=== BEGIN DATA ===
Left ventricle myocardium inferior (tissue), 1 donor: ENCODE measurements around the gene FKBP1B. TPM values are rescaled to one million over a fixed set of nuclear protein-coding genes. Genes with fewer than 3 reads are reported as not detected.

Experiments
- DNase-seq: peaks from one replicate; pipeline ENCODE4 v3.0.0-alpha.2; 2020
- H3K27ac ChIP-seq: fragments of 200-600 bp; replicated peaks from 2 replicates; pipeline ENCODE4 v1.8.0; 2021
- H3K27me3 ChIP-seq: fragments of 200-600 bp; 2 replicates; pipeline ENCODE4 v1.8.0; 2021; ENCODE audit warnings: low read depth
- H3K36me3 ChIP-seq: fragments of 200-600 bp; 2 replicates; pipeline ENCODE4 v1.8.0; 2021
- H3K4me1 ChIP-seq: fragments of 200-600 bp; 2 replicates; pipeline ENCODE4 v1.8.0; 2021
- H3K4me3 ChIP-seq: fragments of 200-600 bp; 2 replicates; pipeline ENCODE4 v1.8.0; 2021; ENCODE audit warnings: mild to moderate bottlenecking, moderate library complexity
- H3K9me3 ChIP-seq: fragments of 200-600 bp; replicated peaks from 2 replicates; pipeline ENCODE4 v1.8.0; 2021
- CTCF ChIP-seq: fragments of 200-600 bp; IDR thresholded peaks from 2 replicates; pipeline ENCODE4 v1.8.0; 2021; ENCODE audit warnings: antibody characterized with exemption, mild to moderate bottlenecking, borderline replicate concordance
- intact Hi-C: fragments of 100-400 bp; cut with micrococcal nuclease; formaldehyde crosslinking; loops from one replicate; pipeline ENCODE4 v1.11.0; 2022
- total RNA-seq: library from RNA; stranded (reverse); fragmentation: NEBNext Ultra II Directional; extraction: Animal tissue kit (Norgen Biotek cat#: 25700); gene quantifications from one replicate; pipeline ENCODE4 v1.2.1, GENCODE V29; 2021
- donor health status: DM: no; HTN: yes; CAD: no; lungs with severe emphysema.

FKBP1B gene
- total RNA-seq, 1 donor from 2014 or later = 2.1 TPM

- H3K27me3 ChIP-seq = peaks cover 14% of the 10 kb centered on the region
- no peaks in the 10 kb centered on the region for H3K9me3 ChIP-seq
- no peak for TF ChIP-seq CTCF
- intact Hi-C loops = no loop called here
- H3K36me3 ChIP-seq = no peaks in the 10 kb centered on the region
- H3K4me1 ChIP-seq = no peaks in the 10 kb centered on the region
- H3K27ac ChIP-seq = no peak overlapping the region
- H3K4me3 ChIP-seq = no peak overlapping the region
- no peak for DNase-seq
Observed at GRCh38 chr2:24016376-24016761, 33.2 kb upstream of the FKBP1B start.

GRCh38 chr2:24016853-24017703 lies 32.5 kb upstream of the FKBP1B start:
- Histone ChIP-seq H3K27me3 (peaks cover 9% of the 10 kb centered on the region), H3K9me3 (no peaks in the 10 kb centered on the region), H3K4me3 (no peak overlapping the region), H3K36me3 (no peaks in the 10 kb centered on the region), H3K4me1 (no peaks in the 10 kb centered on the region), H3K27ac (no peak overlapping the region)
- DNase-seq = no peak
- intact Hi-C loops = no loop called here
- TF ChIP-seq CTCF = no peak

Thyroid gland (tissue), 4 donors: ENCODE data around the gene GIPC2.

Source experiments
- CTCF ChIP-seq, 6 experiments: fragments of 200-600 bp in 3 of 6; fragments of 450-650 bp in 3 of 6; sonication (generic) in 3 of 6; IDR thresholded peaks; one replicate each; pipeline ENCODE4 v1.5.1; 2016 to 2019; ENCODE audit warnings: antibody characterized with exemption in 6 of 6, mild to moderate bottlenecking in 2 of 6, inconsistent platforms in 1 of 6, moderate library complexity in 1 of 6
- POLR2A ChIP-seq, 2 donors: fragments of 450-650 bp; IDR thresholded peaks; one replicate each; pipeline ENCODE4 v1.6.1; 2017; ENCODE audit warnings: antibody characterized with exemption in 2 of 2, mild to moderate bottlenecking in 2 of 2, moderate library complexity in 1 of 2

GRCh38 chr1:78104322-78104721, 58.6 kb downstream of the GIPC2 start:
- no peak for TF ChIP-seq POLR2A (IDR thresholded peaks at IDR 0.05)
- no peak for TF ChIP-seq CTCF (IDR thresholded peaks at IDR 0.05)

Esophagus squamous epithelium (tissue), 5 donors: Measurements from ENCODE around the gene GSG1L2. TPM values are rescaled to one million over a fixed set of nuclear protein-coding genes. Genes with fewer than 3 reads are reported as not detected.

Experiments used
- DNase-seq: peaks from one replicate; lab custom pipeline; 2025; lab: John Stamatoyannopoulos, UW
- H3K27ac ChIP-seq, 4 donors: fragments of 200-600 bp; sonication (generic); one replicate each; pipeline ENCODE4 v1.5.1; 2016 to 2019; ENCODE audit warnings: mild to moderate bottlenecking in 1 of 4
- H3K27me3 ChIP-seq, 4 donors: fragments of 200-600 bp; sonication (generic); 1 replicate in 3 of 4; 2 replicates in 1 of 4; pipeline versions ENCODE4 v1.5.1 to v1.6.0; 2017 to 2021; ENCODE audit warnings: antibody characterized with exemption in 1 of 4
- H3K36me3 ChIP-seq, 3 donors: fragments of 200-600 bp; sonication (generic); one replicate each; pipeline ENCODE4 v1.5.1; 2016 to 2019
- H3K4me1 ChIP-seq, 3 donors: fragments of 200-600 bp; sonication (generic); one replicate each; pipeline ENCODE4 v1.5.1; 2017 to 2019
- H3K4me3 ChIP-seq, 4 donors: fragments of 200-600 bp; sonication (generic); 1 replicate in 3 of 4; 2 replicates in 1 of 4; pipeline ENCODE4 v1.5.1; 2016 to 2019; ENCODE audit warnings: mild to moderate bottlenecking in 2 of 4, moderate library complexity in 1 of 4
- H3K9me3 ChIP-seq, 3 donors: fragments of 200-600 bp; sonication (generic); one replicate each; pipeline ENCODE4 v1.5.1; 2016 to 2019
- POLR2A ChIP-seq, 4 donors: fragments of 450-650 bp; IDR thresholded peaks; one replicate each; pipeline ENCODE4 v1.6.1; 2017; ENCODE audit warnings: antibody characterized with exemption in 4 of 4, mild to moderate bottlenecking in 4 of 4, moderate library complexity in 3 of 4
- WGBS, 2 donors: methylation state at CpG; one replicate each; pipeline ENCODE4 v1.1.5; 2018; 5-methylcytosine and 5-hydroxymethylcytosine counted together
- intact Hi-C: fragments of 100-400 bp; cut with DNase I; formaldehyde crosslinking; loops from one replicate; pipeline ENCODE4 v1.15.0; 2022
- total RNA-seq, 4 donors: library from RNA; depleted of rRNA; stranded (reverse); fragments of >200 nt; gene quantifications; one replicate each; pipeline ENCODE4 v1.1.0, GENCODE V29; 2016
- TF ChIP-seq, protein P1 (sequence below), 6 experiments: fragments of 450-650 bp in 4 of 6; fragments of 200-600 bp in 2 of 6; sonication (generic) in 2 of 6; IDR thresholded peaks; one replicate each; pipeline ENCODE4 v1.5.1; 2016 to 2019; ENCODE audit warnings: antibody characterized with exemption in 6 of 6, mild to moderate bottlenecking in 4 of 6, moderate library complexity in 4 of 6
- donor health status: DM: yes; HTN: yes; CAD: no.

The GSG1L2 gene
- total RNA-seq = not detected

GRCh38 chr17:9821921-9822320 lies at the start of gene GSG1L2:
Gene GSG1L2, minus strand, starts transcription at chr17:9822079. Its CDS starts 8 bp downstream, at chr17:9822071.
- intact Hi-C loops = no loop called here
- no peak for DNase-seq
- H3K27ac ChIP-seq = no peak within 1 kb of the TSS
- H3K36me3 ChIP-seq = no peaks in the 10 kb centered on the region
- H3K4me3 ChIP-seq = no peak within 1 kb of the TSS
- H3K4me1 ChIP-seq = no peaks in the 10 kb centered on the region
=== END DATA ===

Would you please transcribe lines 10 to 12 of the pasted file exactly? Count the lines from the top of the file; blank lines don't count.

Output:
- CTCF ChIP-seq: fragments of 200-600 bp; IDR thresholded peaks from 2 replicates; pipeline ENCODE4 v1.8.0; 2021; ENCODE audit warnings: antibody characterized with exemption, mild to moderate bottlenecking, borderline replicate concordance
- intact Hi-C: fragments of 100-400 bp; cut with micrococcal nuclease; formaldehyde crosslinking; loops from one replicate; pipeline ENCODE4 v1.11.0; 2022
- total RNA-seq: library from RNA; stranded (reverse); fragmentation: NEBNext Ultra II Directional; extraction: Animal tissue kit (Norgen Biotek cat#: 25700); gene quantifications from one replicate; pipeline ENCODE4 v1.2.1, GENCODE V29; 2021